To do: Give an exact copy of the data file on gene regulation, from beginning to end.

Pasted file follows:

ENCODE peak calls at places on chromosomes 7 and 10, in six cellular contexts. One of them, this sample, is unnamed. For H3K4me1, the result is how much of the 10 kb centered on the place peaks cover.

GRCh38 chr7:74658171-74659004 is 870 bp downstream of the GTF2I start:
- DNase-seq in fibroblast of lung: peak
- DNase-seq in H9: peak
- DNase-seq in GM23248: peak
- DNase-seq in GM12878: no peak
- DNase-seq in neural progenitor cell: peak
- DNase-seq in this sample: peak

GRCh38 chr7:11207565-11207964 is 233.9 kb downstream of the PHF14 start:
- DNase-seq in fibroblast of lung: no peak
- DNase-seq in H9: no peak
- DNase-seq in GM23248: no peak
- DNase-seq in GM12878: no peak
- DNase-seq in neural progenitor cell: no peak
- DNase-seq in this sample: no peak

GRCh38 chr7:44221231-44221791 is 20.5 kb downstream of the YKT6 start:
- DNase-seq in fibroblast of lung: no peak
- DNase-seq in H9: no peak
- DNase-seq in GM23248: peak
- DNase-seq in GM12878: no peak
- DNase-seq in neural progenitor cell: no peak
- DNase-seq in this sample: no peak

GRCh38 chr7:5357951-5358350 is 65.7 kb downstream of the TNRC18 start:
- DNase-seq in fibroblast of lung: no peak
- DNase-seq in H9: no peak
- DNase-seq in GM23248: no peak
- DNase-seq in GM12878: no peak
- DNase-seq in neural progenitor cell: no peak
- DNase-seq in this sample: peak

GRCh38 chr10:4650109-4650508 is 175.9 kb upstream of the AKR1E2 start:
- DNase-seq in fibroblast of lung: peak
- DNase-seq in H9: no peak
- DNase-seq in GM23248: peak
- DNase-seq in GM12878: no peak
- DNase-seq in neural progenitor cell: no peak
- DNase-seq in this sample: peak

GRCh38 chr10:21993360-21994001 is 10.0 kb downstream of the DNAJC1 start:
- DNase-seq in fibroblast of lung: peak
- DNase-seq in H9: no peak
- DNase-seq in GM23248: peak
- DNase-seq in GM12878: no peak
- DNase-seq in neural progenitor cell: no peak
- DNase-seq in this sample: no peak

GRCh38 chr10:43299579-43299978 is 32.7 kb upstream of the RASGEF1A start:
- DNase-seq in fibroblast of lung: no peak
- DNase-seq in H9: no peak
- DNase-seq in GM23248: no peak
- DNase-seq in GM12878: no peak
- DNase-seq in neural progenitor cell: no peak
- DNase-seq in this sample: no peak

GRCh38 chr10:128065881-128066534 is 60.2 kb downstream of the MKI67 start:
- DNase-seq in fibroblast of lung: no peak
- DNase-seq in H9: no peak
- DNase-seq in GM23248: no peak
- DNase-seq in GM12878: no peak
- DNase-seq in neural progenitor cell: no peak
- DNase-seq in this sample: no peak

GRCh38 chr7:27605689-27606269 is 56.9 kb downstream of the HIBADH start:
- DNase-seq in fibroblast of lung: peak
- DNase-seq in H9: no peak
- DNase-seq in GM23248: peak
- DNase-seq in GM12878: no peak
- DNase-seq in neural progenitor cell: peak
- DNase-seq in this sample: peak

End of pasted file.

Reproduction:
ENCODE peak calls at places on chromosomes 7 and 10, in six cellular contexts. One of them, this sample, is unnamed. For H3K4me1, the result is how much of the 10 kb centered on the place peaks cover.

GRCh38 chr7:74658171-74659004 is 870 bp downstream of the GTF2I start:
- DNase-seq in fibroblast of lung: peak
- DNase-seq in H9: peak
- DNase-seq in GM23248: peak
- DNase-seq in GM12878: no peak
- DNase-seq in neural progenitor cell: peak
- DNase-seq in this sample: peak

GRCh38 chr7:11207565-11207964 is 233.9 kb downstream of the PHF14 start:
- DNase-seq in fibroblast of lung: no peak
- DNase-seq in H9: no peak
- DNase-seq in GM23248: no peak
- DNase-seq in GM12878: no peak
- DNase-seq in neural progenitor cell: no peak
- DNase-seq in this sample: no peak

GRCh38 chr7:44221231-44221791 is 20.5 kb downstream of the YKT6 start:
- DNase-seq in fibroblast of lung: no peak
- DNase-seq in H9: no peak
- DNase-seq in GM23248: peak
- DNase-seq in GM12878: no peak
- DNase-seq in neural progenitor cell: no peak
- DNase-seq in this sample: no peak

GRCh38 chr7:5357951-5358350 is 65.7 kb downstream of the TNRC18 start:
- DNase-seq in fibroblast of lung: no peak
- DNase-seq in H9: no peak
- DNase-seq in GM23248: no peak
- DNase-seq in GM12878: no peak
- DNase-seq in neural progenitor cell: no peak
- DNase-seq in this sample: peak

GRCh38 chr10:4650109-4650508 is 175.9 kb upstream of the AKR1E2 start:
- DNase-seq in fibroblast of lung: peak
- DNase-seq in H9: no peak
- DNase-seq in GM23248: peak
- DNase-seq in GM12878: no peak
- DNase-seq in neural progenitor cell: no peak
- DNase-seq in this sample: peak

GRCh38 chr10:21993360-21994001 is 10.0 kb downstream of the DNAJC1 start:
- DNase-seq in fibroblast of lung: peak
- DNase-seq in H9: no peak
- DNase-seq in GM23248: peak
- DNase-seq in GM12878: no peak
- DNase-seq in neural progenitor cell: no peak
- DNase-seq in this sample: no peak

GRCh38 chr10:43299579-43299978 is 32.7 kb upstream of the RASGEF1A start:
- DNase-seq in fibroblast of lung: no peak
- DNase-seq in H9: no peak
- DNase-seq in GM23248: no peak
- DNase-seq in GM12878: no peak
- DNase-seq in neural progenitor cell: no peak
- DNase-seq in this sample: no peak

GRCh38 chr10:128065881-128066534 is 60.2 kb downstream of the MKI67 start:
- DNase-seq in fibroblast of lung: no peak
- DNase-seq in H9: no peak
- DNase-seq in GM23248: no peak
- DNase-seq in GM12878: no peak
- DNase-seq in neural progenitor cell: no peak
- DNase-seq in this sample: no peak

GRCh38 chr7:27605689-27606269 is 56.9 kb downstream of the HIBADH start:
- DNase-seq in fibroblast of lung: peak
- DNase-seq in H9: no peak
- DNase-seq in GM23248: peak
- DNase-seq in GM12878: no peak
- DNase-seq in neural progenitor cell: peak
- DNase-seq in this sample: peak